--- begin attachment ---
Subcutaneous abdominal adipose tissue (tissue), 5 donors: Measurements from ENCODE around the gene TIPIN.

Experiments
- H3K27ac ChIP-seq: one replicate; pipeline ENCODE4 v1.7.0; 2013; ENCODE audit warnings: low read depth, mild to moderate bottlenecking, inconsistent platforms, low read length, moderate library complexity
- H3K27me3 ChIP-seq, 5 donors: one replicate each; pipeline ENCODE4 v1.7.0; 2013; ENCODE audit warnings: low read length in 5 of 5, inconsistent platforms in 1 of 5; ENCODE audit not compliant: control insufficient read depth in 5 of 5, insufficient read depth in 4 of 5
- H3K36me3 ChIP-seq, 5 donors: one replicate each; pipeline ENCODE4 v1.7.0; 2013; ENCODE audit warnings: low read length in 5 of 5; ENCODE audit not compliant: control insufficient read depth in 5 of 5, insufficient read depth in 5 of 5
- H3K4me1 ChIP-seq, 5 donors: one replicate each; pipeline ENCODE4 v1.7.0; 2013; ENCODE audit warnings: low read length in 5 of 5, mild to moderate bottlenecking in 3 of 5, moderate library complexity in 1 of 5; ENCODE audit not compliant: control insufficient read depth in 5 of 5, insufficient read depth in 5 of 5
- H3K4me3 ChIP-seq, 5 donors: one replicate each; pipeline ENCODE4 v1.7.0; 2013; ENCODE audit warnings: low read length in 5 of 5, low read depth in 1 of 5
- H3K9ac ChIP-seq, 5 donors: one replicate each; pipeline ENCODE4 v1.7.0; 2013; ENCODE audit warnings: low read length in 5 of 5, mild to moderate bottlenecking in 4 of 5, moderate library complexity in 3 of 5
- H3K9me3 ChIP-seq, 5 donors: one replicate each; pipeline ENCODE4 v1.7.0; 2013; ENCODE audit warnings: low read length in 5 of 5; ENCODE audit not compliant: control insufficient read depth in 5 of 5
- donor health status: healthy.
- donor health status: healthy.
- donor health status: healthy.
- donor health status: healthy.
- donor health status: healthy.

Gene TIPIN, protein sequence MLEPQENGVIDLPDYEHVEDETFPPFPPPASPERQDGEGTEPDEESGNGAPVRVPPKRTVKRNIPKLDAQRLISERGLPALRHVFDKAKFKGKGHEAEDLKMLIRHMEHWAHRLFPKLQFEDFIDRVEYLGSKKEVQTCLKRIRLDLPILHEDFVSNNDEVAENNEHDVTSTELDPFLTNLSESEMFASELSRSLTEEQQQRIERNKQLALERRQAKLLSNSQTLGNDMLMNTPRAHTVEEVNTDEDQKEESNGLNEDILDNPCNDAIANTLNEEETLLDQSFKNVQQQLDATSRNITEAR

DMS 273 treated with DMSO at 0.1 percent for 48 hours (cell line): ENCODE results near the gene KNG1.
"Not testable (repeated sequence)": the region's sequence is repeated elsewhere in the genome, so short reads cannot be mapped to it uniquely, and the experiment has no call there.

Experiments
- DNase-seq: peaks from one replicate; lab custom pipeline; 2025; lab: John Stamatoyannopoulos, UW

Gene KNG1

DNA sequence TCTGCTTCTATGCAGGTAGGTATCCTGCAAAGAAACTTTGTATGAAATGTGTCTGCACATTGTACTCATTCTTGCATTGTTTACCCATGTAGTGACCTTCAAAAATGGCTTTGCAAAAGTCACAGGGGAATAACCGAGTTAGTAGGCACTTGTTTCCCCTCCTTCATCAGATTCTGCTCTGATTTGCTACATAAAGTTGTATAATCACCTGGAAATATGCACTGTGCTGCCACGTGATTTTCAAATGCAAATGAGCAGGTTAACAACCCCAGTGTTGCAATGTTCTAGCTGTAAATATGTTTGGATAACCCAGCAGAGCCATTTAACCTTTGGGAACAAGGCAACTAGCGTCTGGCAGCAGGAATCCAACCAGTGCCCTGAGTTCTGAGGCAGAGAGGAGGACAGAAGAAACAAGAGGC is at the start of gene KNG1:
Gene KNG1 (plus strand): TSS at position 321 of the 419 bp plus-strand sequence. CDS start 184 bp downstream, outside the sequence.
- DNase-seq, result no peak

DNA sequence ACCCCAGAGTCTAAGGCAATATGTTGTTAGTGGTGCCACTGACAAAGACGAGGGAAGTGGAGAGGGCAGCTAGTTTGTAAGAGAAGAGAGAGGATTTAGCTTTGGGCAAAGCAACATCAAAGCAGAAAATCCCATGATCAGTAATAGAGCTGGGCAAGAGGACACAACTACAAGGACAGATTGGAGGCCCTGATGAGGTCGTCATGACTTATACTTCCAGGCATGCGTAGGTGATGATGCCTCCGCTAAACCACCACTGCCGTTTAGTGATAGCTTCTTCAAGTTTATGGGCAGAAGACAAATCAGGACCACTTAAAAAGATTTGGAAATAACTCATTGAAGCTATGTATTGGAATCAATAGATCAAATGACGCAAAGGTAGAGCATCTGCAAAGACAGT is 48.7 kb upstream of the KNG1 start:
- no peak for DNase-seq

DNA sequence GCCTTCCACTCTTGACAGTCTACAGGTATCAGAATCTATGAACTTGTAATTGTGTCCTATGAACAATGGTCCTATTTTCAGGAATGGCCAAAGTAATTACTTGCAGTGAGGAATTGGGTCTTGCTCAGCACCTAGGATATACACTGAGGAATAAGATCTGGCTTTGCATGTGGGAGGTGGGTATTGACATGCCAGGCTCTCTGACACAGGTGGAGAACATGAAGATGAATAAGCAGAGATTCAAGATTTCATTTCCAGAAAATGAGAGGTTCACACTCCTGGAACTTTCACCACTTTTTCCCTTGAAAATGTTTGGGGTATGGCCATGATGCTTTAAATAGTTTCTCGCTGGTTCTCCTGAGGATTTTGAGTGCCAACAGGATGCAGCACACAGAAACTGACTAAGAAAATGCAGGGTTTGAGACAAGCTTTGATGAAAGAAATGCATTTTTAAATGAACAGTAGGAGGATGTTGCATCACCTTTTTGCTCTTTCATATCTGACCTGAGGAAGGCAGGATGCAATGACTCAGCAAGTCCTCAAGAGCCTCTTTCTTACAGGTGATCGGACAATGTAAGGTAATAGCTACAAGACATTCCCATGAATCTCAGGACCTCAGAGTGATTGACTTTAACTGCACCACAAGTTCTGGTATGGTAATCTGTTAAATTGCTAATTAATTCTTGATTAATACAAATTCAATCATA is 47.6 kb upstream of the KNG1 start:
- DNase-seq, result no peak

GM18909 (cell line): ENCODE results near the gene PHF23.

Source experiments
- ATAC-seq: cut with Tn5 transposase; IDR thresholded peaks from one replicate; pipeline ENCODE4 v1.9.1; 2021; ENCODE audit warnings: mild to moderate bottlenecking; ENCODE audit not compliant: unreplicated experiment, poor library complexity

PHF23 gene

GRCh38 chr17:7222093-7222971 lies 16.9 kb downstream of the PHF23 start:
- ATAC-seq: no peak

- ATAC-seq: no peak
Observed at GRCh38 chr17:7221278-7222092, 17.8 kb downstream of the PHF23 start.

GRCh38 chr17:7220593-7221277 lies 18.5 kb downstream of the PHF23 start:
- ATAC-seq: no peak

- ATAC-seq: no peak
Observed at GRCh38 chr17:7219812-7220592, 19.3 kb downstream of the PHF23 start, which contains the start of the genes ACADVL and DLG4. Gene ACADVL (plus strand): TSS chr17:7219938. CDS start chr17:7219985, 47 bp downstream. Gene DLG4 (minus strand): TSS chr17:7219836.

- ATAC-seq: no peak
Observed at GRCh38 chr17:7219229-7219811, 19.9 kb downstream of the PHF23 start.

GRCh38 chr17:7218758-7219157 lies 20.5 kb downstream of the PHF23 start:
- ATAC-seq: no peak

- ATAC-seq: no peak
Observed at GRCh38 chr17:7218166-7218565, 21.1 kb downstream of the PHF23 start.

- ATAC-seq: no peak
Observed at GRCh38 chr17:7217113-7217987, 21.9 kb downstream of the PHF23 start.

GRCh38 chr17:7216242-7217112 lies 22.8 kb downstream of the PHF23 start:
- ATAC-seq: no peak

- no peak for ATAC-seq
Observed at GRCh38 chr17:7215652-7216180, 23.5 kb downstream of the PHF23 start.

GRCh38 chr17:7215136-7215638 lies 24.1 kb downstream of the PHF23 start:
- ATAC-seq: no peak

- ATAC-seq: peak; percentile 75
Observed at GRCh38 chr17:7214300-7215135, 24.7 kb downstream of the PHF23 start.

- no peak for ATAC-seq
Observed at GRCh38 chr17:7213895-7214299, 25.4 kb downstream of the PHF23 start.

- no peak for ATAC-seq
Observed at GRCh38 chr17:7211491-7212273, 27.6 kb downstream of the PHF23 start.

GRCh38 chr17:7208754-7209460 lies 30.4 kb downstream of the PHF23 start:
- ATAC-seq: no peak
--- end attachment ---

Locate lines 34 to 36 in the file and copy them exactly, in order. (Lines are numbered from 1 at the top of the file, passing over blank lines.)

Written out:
- ATAC-seq: no peak
Observed at GRCh38 chr17:7221278-7222092, 17.8 kb downstream of the PHF23 start.

GRCh38 chr17:7220593-7221277 lies 18.5 kb downstream of the PHF23 start: